Over medium heat in a small sauce pan bring the 2 cups of milk and vanilla to a boil (If using a vanilla bean, cut in half and scrape the beans out stir in the milk and add the whole bean pod in the milk as well). Place a 3 quart or larger sauce pan on the stove ready for use.
Place the egg yolks in a stand mixer, and with a wire whip gradually beat in the sugar. Continue beating for a 3-5 minutes until the mixture is thick, pale yellow, and it should form thick ribbons.
Beat in the flour until well combined. Slowly on low speed, trickle in the milk in a thin slow stream. Do not add the vanilla pod set aside for a moment. After the milk is added turn onto medium high speed and mix for 1 minute.
Pour the mixture into the 3 quart pan you previously had set on the stove, re-add the vanilla pod. Turn to medium-high heat. Slowly and continuously whip with a wire whip, reaching all over bottom and sides of pan, until mixture thickens. The mixture will get lumpy as it begins to thicken. Keep whisking it and it will work the lumps out. After a while you will notice the mixture start to decrease in volume down to a thick custard. At this point turn it down to medium-low and keep mixing to work out any lumps.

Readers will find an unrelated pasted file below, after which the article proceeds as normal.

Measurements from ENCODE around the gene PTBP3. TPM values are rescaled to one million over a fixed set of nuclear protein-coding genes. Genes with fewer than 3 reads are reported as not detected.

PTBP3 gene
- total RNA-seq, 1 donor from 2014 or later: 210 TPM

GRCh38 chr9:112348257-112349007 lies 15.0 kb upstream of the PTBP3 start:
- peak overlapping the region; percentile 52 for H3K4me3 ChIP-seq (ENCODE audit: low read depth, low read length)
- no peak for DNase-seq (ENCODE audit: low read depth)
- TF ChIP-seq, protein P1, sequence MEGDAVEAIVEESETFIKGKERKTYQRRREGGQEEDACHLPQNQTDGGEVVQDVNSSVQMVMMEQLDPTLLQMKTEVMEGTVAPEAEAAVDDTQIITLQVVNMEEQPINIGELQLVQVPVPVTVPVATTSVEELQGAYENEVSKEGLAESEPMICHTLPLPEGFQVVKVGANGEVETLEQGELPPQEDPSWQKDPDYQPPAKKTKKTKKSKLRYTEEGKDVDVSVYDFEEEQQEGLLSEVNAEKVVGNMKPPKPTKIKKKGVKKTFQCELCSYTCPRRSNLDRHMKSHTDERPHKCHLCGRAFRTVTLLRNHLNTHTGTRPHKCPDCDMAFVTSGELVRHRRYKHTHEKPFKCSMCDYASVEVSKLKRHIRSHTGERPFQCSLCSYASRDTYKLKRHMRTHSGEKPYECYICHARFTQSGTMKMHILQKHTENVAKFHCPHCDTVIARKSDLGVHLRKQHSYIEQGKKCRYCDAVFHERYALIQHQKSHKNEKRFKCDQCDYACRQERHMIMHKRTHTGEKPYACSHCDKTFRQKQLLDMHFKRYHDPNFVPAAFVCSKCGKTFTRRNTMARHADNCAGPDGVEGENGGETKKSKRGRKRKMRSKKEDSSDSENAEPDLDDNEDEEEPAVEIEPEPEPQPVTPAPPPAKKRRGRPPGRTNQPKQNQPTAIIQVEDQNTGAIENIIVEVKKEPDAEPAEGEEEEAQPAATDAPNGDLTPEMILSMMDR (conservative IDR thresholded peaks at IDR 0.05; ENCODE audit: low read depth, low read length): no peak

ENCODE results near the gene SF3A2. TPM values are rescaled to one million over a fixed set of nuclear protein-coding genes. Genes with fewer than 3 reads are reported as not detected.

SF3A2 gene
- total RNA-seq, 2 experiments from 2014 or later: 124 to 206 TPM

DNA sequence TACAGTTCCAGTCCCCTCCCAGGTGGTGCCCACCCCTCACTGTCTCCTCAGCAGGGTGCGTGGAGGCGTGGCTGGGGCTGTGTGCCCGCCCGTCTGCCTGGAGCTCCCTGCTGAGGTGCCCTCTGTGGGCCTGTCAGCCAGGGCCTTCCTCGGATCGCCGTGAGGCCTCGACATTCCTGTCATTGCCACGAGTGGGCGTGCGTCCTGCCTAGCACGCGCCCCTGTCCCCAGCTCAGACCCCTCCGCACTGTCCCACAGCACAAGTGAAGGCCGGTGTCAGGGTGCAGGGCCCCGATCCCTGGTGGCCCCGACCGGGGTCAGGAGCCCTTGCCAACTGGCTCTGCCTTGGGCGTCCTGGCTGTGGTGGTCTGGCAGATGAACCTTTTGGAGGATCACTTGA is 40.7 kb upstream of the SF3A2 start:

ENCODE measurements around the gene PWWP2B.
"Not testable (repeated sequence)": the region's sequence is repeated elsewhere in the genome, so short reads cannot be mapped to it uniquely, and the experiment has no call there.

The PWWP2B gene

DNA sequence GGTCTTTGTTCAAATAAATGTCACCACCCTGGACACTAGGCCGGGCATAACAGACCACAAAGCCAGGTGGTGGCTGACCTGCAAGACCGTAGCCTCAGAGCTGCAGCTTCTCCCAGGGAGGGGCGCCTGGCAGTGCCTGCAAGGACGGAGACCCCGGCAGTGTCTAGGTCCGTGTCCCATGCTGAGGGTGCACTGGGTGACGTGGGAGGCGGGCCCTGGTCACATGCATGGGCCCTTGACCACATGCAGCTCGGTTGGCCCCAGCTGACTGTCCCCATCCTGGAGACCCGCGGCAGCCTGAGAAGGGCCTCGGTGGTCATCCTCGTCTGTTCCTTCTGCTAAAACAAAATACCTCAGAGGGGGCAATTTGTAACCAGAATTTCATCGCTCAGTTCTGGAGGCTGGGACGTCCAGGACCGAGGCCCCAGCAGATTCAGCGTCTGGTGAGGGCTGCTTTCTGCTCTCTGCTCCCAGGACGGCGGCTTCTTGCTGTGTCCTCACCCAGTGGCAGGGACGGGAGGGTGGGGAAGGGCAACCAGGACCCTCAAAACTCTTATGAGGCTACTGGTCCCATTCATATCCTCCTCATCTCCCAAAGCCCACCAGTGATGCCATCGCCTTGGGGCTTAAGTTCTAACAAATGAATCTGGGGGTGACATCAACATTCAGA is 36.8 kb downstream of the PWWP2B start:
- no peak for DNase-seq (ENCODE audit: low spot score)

Continue stirring for several minutes, anywhere from 5-10 minutes to cook the flour and thicken the cream. Be very careful about scorching cream in bottom of pan; be sure your pan is heavy, be sure to keep stirring, and do not use high heat, particularly after cream has reduced in volume and started to thicken. It will be ready when the mixture is thick and heavy, but not so thick it resembles a roux.
Remove from heat and whisk in the butter. Pour into a bowl, using a spatula to clean off sides of the pan to get all of the custard. Cover the bowl with cling film pressing it down lightly touching on top of the custard. This will prevent it from creating a film from forming when refrigerated. Will keep refrigerated for one week or frozen up to a month.